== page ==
Pakistan's innings stood out for its handling of the middle overs. Serenity blew across the ground after the fall of Kamran Akmal. Mohammad Hafeez had run himself out after a moment of madness and Kamran, who inexplicably withdrew into his shell after that mix-up, soon combusted, going for an ugly slog against Pakistan's bogeyman Rangana Herath to leave Pakistan in a tricky spot. It wasn't quite a crisis situation but it definitely needed calm heads. Luckily for Pakistan, you can't find better men than Misbah-ul-Haq and Younis Khan to handle these moments. What followed was a perfect advertisement for the much-abused middle overs in an ODI.
Two of the oldest members of the side ran beautifully, worked the angles intelligently, pinged the gaps frequently with the nudge-drive-and-sweep routine, and breathed life into an innings that could have, perhaps otherwise, succumbed to adrenalin rushes. If Misbah pressed back to play Murali, Younis leaned forward to tackle him; If Misbah backed to leg to create room, Younis shuffled to off to work to the leg; if Misbah tapped wide of midwicket for the quick single, Younis nudged just wide of backward point; if Misbah deployed the reverse-sweep, Younis stayed conventional. They always ran well; the runs kept ticking over, the opposition grew increasingly restless, and Pakistan secured ownership of the innings.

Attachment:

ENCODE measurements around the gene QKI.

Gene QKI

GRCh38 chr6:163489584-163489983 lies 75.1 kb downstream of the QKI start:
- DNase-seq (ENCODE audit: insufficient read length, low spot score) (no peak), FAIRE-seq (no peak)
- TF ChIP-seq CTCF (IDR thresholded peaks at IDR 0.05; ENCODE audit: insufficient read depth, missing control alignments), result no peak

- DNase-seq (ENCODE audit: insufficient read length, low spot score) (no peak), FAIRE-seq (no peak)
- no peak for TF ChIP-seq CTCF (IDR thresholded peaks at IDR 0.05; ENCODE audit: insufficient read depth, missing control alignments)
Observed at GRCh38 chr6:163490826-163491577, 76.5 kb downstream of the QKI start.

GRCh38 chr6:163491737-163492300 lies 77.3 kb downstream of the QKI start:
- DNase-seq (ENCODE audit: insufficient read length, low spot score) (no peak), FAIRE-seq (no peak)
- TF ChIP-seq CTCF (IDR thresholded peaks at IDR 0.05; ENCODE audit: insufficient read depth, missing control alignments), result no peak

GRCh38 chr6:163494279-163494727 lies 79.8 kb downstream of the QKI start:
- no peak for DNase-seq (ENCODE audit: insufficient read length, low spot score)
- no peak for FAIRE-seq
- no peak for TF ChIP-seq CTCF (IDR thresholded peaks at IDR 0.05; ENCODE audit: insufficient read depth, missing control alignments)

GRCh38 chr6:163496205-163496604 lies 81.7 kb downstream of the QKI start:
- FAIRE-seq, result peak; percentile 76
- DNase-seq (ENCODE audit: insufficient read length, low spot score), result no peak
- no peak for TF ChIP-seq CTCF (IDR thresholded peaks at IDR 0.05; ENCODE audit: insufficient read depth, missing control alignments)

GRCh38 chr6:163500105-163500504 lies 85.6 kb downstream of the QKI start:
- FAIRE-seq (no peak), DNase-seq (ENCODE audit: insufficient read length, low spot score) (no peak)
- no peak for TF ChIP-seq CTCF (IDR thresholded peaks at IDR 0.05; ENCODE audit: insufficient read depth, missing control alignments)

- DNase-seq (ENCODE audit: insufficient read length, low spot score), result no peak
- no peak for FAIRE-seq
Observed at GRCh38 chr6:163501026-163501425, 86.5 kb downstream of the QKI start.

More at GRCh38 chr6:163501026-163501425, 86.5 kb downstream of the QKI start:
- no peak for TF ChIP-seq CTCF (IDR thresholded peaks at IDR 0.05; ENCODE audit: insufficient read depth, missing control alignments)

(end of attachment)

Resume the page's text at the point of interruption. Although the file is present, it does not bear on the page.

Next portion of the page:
What further spiced up this partnership was the knowledge that the imperious lower order were waiting in the dressing room. When Younis fell in the 41st over, with Pakistan on 213 for 4, it even seemed like good news for Pakistan - Shahid Afridi and co to follow, unleash violence and 300 would be a formality. Or so it seemed. Here is where Sri Lanka sparkled. Here is when that man Murali and the doughty Nuwan Kulasekara stepped in to do damage control.
Misbah responded to Murali's magic by growing more innovative. He shuffled to the off and whipped Thisara Perera and Angelo Mathews for boundaries as Pakistan collected 32 runs in the last three overs, which proved the difference in the end.